Bitcoin, Ether, and Other Cryptos Claw Back Losses

Bitcoin, Ether, and Other Cryptos Claw Back Losses

Bitcoin, Ether, and other cryptocurrencies remained battered Tuesday but were fighting their way back from Monday's ferocious selloff lows.

Bitcoin, the world's most valuable digital asset, went up 8.3 percent in the previous 24 hours to $36,398, according to CoinDesk statistics. It had traded at $33,000 in the midst of Monday's dumping - it had previously been over $42,000 the previous week.

Bitcoin and Ether remain significantly below their early November all-time highs of $68,990 and $4,865, respectively.

Ether was also more expensive, up 8% in the previous 24 hours to $2,423. The Ethereum blockchain network's native token bottomed out at $2,150 on Monday but reached a high of $3,250 last Friday.

Smaller cryptos or "altcoins" such as Ripple, Cardano, and Solana followed a similar pattern in terms of price action—they were mainly off Monday's lows but stayed solidly down throughout the last week. Dogecoin and Shiba Inu, two widely popular "meme" tokens, mimicked these changes.

At the end of last week, the digital market came under severe pressure as Russia's central bank recommended a ban on cryptocurrency mining and trading, both of which are popular in the nation.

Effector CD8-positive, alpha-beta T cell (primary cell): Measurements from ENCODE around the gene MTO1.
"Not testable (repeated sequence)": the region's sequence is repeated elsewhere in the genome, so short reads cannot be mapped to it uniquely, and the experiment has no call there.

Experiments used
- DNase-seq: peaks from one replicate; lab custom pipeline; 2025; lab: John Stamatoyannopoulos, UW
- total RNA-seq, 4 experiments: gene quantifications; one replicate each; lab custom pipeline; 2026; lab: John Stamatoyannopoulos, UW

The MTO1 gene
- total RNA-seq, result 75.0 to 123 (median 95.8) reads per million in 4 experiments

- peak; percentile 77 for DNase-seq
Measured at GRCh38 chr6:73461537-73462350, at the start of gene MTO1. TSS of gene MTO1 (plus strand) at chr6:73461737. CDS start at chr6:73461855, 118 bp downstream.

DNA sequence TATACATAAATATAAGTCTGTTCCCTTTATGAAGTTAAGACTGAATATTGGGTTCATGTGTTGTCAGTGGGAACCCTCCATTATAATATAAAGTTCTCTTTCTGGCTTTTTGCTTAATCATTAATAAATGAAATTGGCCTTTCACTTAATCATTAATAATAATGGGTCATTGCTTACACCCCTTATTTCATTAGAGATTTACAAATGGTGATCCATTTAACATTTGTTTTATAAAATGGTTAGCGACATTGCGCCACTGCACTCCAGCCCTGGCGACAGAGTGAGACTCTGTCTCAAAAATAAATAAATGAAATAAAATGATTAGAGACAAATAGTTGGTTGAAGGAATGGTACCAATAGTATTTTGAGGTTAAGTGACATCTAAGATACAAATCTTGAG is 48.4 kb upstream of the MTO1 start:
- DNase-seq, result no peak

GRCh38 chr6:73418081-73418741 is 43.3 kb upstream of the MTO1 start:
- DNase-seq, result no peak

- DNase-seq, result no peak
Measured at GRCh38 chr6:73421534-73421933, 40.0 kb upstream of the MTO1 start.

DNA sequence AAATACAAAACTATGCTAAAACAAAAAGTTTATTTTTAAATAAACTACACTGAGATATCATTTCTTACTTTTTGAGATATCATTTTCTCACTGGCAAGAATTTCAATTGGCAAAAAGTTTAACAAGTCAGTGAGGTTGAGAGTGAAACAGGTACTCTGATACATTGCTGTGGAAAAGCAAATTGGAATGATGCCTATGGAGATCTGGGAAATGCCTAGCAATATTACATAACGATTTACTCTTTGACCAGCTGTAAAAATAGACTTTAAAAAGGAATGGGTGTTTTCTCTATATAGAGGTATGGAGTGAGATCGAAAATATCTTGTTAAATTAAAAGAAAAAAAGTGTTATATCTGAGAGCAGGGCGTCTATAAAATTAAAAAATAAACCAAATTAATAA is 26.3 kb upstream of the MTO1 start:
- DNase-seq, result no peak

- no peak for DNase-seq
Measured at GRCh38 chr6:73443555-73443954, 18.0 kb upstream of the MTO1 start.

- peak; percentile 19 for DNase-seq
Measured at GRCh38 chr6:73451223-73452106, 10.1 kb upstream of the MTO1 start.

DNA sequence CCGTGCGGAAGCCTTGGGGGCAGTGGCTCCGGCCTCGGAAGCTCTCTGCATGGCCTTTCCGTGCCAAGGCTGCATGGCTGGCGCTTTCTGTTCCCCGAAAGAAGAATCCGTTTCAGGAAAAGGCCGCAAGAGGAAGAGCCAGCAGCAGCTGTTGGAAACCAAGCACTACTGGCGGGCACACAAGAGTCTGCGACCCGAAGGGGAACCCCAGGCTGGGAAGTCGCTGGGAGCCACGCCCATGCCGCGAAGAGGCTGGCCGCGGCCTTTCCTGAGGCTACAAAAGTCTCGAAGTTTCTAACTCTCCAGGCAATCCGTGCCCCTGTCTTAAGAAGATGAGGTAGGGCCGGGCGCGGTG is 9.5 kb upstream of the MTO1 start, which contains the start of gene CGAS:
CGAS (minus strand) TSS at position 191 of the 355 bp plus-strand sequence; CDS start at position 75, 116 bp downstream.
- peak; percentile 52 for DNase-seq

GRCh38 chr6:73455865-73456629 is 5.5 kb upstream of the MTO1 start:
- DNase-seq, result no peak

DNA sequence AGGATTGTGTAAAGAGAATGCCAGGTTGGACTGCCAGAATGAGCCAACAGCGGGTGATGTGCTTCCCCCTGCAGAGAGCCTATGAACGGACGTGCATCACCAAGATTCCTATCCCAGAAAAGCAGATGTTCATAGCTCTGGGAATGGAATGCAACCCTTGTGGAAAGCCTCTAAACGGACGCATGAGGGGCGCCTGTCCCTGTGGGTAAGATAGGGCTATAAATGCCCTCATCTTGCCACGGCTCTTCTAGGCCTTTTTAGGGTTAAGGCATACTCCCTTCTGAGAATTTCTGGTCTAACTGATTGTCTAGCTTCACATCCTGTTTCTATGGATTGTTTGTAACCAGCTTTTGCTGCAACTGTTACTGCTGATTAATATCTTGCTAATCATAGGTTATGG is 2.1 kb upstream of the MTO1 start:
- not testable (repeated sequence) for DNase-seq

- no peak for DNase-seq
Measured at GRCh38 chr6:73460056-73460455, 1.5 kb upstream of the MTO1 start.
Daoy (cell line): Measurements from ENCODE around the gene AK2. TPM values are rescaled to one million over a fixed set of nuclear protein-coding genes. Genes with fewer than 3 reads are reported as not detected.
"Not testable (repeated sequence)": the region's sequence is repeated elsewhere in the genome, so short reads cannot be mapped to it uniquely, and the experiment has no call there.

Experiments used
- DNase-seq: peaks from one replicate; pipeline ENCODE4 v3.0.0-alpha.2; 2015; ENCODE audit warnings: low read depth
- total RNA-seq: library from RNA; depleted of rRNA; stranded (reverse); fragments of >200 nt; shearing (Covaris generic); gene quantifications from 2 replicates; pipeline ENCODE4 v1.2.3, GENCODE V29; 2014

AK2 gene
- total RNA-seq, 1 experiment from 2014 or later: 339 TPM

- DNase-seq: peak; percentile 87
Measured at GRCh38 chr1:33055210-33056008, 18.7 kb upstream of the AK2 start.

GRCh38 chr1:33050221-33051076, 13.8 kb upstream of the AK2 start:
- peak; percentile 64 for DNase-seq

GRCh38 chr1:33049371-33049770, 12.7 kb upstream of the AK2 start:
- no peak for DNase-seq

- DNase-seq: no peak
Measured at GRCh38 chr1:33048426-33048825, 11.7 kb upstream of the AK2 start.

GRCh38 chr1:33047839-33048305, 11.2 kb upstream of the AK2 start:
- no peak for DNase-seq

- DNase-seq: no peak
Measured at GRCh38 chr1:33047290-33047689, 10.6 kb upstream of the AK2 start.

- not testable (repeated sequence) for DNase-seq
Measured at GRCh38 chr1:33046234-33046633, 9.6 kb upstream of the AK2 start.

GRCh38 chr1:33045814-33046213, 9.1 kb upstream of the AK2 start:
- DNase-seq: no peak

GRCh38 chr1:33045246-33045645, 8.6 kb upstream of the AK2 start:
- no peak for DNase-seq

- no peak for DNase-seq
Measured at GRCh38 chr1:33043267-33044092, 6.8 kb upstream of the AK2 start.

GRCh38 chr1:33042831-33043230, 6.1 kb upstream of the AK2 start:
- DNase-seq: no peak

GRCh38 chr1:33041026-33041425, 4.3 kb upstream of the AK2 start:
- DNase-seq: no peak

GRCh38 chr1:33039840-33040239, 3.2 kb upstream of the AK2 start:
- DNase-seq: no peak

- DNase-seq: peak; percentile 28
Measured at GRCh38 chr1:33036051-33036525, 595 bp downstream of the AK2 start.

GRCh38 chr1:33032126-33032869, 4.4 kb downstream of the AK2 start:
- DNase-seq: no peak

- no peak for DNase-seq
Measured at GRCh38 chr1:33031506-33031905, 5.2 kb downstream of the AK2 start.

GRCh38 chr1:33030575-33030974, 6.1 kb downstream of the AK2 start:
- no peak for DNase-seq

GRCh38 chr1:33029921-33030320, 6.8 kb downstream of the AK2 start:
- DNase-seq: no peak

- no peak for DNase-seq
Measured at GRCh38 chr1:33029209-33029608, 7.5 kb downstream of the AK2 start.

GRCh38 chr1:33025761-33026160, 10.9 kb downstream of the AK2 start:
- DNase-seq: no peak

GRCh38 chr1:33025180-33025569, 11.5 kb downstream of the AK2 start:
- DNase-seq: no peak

However, the greater issue for cryptos is that they have been demonstrated to be fundamentally associated with other risk-sensitive assets, such as high-growth technology stocks. Bitcoin and its counterparts should, in principle, trade independently of traditional financial markets. However, as with recent equity market activity, the threat of higher interest rates and reduced liquidity as a result of central bank policies has shaken the plans.


Cryptocurrencies of all sizes remain down, but have emerged from their trenches since Monday. Recently, digital assets have fallen in lockstep with equities.


The S&P 500 has lost almost 8% this year, while the technology-heavy Nasdaq Composite has declined 12.5 percent since the start of 2022.

Tuesday was expected to be volatile. Wall Street's so-called "fear gauge"—the CBOE Volatility index, or the VIX—was trading at 33, down from a high of 36 during Monday's wild stock market ride. The Vix began the year at a level below 17 and has remained there till the end of 2020.

"Bitcoin believers are attempting to maintain their position," Edward Moya, an analyst at broker Oanda, said late Monday in a note. "This is a critical time for Bitcoin, and if Wall Street panic sells again, the $30,000 level may prove unsupportive," he warned. "A period of quiet should ensue while financial markets await the Fed's decision, but given January's volatility, this may not be the case."

The Federal Reserve's monetary policy committee's next meeting concludes Wednesday with a statement from Fed Chairman Jerome Powell. Investors will closely monitor central bank comments about the predicted tightening of monetary policy in the next year as the central bank tackles excessive inflation.